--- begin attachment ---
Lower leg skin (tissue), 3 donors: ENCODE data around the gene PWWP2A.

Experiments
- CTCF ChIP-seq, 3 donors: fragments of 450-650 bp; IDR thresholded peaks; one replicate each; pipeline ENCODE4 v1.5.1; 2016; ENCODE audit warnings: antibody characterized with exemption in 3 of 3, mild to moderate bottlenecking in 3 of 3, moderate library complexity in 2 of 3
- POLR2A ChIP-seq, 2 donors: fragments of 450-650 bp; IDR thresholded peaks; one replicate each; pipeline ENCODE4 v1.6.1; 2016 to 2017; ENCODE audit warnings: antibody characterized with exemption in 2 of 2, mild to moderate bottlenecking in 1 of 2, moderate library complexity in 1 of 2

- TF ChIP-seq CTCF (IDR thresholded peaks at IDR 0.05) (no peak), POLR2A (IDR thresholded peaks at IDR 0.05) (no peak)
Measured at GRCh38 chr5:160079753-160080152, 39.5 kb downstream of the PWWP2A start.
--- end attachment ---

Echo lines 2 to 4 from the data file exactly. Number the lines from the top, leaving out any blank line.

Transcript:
Experiments
- CTCF ChIP-seq, 3 donors: fragments of 450-650 bp; IDR thresholded peaks; one replicate each; pipeline ENCODE4 v1.5.1; 2016; ENCODE audit warnings: antibody characterized with exemption in 3 of 3, mild to moderate bottlenecking in 3 of 3, moderate library complexity in 2 of 3
- POLR2A ChIP-seq, 2 donors: fragments of 450-650 bp; IDR thresholded peaks; one replicate each; pipeline ENCODE4 v1.6.1; 2016 to 2017; ENCODE audit warnings: antibody characterized with exemption in 2 of 2, mild to moderate bottlenecking in 1 of 2, moderate library complexity in 1 of 2